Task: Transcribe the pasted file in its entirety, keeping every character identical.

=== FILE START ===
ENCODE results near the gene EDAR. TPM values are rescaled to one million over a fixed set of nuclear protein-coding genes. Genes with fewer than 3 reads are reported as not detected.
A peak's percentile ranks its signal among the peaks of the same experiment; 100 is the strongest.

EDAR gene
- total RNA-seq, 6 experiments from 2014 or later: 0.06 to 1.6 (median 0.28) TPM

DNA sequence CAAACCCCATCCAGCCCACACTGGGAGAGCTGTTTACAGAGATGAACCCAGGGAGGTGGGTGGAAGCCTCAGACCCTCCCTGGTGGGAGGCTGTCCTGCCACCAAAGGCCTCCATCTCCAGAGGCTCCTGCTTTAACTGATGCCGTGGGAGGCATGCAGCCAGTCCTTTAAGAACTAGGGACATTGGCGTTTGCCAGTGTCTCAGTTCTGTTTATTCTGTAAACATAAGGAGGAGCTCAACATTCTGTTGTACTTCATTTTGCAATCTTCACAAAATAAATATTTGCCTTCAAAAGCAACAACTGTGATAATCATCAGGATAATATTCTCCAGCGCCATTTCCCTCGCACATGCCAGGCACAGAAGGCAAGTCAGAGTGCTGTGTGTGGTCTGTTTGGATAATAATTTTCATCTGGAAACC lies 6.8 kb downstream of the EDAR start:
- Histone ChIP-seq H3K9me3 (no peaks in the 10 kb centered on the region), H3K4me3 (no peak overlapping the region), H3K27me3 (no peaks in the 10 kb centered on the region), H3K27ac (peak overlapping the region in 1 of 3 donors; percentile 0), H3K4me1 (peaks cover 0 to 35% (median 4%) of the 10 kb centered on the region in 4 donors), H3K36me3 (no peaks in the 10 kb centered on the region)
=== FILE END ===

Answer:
ENCODE results near the gene EDAR. TPM values are rescaled to one million over a fixed set of nuclear protein-coding genes. Genes with fewer than 3 reads are reported as not detected.
A peak's percentile ranks its signal among the peaks of the same experiment; 100 is the strongest.

EDAR gene
- total RNA-seq, 6 experiments from 2014 or later: 0.06 to 1.6 (median 0.28) TPM

DNA sequence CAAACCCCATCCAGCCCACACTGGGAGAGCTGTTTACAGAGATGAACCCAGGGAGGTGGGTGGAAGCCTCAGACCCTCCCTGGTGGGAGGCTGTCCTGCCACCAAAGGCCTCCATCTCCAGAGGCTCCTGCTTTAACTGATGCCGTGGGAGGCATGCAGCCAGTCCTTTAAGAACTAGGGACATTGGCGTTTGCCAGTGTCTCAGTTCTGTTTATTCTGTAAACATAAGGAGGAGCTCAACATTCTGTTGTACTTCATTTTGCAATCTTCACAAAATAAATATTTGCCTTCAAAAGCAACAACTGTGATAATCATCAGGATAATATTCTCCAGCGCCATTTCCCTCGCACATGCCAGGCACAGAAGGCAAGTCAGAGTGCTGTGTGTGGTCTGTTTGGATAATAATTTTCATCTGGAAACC lies 6.8 kb downstream of the EDAR start:
- Histone ChIP-seq H3K9me3 (no peaks in the 10 kb centered on the region), H3K4me3 (no peak overlapping the region), H3K27me3 (no peaks in the 10 kb centered on the region), H3K27ac (peak overlapping the region in 1 of 3 donors; percentile 0), H3K4me1 (peaks cover 0 to 35% (median 4%) of the 10 kb centered on the region in 4 donors), H3K36me3 (no peaks in the 10 kb centered on the region)